National Academy of Sciences Releases Key Report on Biomedical Research Liabilities

Article excerpt

The National Academy of Sciences' National Research Council released a report October 8 that calls on the U.S. government to institute a formalized screening system to help mitigate the possibility that biomedical research could be used by terrorists to create biological weapons. The council recommends that the Department of Health and Human Services create an independent National Science Advisory Board for Biodefense to lead the effort. The Bush administration supports the move toward more stringent review. At an October 22 conference in Washington, D.C., President Bush's science advisor, John Marburger III, stated that "no single action by the scientific community could have provided greater reassurance to the public." The following is an overview of the report's recommendations and conclusions:

Educate the Scientific Community

At present, awareness of the potential for misuse of biological knowledge varies widely in the research community. Researchers currently working with select agents are already taking steps to contain these agents physically and protect against planned or unplanned harm. But most life scientists have had little direct experience with the issues of biological weapons and bioterrorism since the advent of the Biological Weapons Convention in the early 1970s, so these researchers lack the experience and historical precedent of considering the potential for misuse of their discoveries. We recommend that the professional societies in the life sciences undertake a regular series of meetings and symposia, in the United States and overseas, to provide both knowledge and opportunities for discussion.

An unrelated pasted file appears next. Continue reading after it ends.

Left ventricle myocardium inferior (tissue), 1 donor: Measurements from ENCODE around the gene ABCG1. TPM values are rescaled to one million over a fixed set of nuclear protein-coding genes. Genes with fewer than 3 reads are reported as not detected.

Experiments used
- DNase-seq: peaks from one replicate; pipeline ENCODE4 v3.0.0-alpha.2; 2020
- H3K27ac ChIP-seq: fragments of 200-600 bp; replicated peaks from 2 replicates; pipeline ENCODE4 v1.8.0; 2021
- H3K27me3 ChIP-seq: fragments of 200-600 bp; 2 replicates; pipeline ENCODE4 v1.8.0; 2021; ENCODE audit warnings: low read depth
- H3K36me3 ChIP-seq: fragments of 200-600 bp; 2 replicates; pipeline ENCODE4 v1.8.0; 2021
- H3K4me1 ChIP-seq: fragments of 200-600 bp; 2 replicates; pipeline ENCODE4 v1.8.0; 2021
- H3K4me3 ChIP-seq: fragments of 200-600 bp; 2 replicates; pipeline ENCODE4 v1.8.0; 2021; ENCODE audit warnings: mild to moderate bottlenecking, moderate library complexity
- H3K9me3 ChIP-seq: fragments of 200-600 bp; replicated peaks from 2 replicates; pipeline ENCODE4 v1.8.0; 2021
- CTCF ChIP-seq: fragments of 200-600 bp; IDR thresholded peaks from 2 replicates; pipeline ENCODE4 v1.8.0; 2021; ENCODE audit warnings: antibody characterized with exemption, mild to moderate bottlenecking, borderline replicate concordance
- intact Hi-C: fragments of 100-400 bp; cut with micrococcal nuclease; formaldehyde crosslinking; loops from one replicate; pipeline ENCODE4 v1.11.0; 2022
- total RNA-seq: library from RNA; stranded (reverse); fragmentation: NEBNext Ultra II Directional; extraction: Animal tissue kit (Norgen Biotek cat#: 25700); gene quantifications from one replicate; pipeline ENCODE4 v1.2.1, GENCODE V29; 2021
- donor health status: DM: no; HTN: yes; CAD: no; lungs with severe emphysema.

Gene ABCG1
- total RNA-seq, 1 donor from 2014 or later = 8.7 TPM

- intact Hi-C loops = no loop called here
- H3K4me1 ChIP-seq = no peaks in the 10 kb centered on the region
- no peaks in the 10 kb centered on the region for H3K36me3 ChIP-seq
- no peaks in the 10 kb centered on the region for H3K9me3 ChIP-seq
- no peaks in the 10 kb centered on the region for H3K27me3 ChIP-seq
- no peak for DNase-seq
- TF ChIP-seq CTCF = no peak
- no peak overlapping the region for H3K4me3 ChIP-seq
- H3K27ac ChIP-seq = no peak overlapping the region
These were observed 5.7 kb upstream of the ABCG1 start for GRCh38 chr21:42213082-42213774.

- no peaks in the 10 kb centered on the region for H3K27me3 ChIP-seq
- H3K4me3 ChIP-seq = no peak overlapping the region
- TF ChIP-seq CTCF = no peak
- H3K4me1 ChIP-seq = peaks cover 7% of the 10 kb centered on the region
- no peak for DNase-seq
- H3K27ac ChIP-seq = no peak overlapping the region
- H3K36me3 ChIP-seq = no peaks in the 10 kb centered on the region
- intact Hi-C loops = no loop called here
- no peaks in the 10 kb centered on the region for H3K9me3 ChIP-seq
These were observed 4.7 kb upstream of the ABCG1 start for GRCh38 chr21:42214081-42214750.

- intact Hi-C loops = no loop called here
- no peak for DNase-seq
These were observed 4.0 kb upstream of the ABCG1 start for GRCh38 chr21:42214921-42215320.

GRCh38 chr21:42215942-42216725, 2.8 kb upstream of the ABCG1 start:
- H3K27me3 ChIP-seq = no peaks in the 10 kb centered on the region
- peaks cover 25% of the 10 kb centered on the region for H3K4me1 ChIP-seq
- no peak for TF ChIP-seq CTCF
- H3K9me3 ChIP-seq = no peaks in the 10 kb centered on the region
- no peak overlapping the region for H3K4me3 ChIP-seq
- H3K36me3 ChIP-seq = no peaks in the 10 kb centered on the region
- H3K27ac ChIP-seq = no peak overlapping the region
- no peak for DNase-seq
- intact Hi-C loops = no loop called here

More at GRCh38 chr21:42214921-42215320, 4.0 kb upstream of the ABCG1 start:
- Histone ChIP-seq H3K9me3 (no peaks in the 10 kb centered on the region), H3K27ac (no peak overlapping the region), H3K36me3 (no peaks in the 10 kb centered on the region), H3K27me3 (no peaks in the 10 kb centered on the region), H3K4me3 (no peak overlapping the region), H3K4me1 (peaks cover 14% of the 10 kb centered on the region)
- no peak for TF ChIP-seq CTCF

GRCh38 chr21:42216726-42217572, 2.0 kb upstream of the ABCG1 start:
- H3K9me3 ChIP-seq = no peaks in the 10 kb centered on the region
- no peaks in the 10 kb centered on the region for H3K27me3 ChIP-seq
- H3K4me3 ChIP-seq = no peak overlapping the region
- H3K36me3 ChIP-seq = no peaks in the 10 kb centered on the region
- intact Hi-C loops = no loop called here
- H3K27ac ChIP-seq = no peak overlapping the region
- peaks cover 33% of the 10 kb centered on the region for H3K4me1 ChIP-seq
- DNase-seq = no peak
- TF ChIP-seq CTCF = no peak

Substantive knowledge of the potential risks is not sufficient, however. The committee believes that biological scientists have an affirmative moral duty to avoid contributing to the advancement of biowarfare or bioterrorism. Individuals are never morally obligated to do the impossible, and so scientists cannot be expected to ensure that the knowledge they generate will never assist in advancing biowarfare or bioterrorism. However, scientists can and should take reasonable steps to minimize this possibility.

Review Experiment Plans

We recommend that [HHS] augment the already established system for review of experiments involving recombinant DNA conducted by the National Institutes of Health [NIH] to create a review system for seven classes of experiments involving microbial agents that raise concerns about their potential for misuse.

Experiments of concern would be those that:

1. Would demonstrate how to render a vaccine ineffective.

2. Would confer resistance to therapeutically useful antibiotics or antiviral agents.

3. Would enhance the virulence of a pathogen or render a nonpathogen virulent.

4. Would increase transmissibility of a pathogen.

5. Would alter the host range of a pathogen.

6. Would enable the evasion of diagnostic/detection modalities.

7. Would enable the weaponization of a biological agent or toxin.

The seven areas of concern address only potential microbial threats. Over time, however, the committee believes it will be necessary to expand the experiments of concern to cover a significantly wider range of potential threats.

[NIH] guidelines require creation of an Institutional Biosafety Committee (IBC) when research is conducted at or sponsored by an entity receiving any NIH support for recombinant DNA research. All of the experiments that fall within the seven areas of concern should currently require review by an IBC.

Review at the Publication Stage

We recommend relying on self-governance by scientists and scientific journals to review publications for their potential national security risks. The committee believes that continued discussion among those involved in publishing journals-and between editors and the national security community-will be essential to creating a system that is considered responsive to the risks but also credible with the research community. …